Muscular Masculinity: Representations of Masculine Ideologies in Male Body-Based Performance Art

Throughout my research on representations of masculinity in male body-based performance art, a dominant pattern has emerged over the last fifty years.  In the works of Chris Burden, Andre Stitt, and Gilbert and George, normative masculine traits have been performed to an excess, which seems to destabilise hegemonic masculine ideologies.  I have come to call this pattern Muscular Masculinity, which is a metaphoric parody of hypermasculine identity.

What is Hypermasculinity?

Hypermasculinity in many respects is closely associated with hegemonic masculinity, and as such can be articulated as the hyperbolic performance of strength, power, control, emotional resistance,  and stoicism by men. This is best demonstrated through the action hero for example Arnold Schwarzenegger, Sylvester Stallone, and Jason Statham.

When performed it has a relational impact on other genders and marginalised identities, as such men who assert hegemonic masculine characteristics, traits and behaviours, do so in order to enhance their status.  However, whilst similar, hypermasculinity is not the same as hegemonic masculinity.  It is the heightened performance of a few masculine norms, rather than being the actual norm itself. 

In addition to enforcing some normative masculine ideologies about the male body, hypermasculinity also compensates for those which are lacking. The poor, jobless male youth, for example, might not be financially successful, but he might gain feelings of power by excessively displaying his masculinity through aggressive sexism and violence (Karp 2010, pp.65). Hypermasculinity in this respect also becomes a mask for male inadequacies, weaknesses and other qualities that undermine normative representations of gender.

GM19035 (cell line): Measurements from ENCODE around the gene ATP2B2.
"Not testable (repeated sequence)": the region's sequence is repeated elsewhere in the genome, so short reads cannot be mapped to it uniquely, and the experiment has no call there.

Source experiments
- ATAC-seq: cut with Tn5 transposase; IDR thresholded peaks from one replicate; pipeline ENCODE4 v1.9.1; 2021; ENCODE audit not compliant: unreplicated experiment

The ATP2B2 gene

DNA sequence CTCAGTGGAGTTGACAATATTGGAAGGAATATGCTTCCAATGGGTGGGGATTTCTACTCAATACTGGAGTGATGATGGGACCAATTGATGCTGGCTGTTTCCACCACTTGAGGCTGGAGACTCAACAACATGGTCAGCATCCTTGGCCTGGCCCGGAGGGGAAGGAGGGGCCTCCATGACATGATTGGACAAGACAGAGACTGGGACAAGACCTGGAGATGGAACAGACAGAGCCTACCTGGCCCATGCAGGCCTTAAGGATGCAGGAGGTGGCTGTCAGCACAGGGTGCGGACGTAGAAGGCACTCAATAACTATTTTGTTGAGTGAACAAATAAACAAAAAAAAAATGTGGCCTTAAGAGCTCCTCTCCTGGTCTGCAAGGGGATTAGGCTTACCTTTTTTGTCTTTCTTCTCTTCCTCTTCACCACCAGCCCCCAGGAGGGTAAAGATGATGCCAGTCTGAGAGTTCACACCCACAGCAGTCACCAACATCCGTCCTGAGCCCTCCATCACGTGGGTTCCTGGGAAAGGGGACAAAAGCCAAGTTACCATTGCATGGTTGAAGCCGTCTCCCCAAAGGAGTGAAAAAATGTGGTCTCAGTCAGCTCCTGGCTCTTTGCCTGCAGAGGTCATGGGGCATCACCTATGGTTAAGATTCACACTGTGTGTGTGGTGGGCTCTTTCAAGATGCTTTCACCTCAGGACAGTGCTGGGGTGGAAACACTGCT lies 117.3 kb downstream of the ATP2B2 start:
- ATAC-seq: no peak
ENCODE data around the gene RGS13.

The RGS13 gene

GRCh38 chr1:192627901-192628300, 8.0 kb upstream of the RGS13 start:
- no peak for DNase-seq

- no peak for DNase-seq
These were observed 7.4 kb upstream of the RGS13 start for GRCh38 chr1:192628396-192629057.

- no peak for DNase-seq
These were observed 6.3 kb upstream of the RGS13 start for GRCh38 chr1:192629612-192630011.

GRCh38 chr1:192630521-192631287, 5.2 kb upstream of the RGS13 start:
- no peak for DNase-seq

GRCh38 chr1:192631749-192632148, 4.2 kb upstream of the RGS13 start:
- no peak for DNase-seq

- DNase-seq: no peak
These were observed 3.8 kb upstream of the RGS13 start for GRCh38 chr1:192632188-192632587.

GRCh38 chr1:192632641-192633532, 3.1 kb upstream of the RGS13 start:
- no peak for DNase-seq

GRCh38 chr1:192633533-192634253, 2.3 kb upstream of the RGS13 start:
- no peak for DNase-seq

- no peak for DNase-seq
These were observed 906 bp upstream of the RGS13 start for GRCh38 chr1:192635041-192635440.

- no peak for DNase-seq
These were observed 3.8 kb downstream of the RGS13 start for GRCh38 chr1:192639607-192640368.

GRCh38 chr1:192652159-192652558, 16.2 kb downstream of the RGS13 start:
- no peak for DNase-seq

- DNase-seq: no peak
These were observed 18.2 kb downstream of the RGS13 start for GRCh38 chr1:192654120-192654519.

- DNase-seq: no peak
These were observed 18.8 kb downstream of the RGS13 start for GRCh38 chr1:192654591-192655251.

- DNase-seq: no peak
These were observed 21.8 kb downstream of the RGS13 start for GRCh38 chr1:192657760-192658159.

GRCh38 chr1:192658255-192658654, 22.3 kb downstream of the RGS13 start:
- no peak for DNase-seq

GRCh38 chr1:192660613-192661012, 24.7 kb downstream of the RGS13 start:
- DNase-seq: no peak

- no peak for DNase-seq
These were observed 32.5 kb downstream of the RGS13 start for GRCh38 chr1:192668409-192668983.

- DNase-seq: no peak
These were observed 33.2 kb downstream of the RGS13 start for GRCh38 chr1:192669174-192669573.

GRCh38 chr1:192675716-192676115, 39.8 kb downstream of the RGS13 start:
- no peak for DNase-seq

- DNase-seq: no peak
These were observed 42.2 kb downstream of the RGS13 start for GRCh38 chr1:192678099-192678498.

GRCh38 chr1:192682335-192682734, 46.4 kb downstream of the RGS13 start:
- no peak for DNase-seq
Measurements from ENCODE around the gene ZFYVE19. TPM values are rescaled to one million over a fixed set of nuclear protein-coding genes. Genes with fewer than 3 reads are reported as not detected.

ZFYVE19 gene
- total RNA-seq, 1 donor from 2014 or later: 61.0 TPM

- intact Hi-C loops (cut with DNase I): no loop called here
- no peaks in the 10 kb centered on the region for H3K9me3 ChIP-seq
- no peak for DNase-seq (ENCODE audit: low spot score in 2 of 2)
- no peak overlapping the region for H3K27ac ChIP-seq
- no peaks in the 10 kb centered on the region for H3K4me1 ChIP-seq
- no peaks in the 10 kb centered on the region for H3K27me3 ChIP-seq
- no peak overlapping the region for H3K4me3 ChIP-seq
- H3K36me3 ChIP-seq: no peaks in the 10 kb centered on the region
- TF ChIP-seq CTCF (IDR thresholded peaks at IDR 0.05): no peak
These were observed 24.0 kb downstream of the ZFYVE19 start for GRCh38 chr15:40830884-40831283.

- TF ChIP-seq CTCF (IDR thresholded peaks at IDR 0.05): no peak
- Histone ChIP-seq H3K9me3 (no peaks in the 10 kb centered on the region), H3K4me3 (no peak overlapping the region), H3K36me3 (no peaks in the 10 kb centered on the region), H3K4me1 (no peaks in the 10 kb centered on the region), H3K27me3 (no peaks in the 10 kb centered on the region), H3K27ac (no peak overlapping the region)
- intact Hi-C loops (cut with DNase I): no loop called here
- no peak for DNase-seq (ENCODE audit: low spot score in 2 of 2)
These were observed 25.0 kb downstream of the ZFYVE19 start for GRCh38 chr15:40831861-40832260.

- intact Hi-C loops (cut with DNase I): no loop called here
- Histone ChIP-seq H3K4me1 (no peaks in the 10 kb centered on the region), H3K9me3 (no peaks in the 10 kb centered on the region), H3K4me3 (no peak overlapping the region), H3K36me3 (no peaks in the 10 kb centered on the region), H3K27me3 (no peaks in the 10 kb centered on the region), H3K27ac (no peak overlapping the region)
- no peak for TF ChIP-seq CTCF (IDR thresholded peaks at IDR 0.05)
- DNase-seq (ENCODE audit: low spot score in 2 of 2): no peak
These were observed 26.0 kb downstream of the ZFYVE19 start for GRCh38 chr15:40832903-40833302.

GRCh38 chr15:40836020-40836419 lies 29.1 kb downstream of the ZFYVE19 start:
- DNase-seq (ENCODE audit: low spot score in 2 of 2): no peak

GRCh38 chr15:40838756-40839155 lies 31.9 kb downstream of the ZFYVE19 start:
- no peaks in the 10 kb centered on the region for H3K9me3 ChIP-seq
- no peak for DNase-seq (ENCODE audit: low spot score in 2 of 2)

The reiteration of hypermasculinity is learnt through mainstream cultural mediations, such as film, news, sports and mainstream heterosexual pornography, to name but a few. The latter, for example, teachers men that in heterosexual relationships female and male bodies should be seen as oppositional binaries. The female sex worker is expected to perform a sense of pleasure in her activity, and these are coded in particular ways.  Lax-mouthed expression, the caressing of her own body, the groan of a deep penetrative pleasure, and most importantly the pleasure of losing control. 

Whilst there is a sense of passive uncontrollability associated with her, the male sex worker is almost always perceived as active and machine like. Not only through his hard physicality, but also in his actions where he functions with emotional resistance and technical efficiency; his only goal is to bring her to orgasm (Garlick 2009, pp.608).  This is because to ejaculate in pornography is not about pleasure for the male it is about controlling the representation of her pleasure through skill and endurance (Williams 1989, pp.101). In this respect the men in these films are not demonstrating sex at all rather they are demonstrating power over their bodies, and their female co-workers (Thomas 1996, pp.21). This demonstration of power masks the cultural fear that male bodies, as with female bodies, might be uncontrollable.

Hypermasculinity in art?

Hypermasculine representations can also be found in art, but in many respects these images do not just reinforce hegemonic ideals. Instead they also seem to destabilise the whole idea of hypermasculinity in relation to normative gender roles.  It is as if whilst concealing the inadequacies of maleness, they also aim to reveal them.  

Touko Laaksonen, is best known for his pseudonym Tom of Finland, and his illustrations of gay culture and fetish art.  In his later works he depicted males, with super-enlarged physical traits, both muscular and penile, physically dominating other men.   Usually this form of violence was representative of authority. On the one hand he illustrated police officers, or the armed forces, and on the other criminals or social deviants such as leather clad biker gangs. However, the cathexis of these hypermasculine images are not focussed on heterosexual desire as seen in mainstream pornography, but rather on a homosexual one.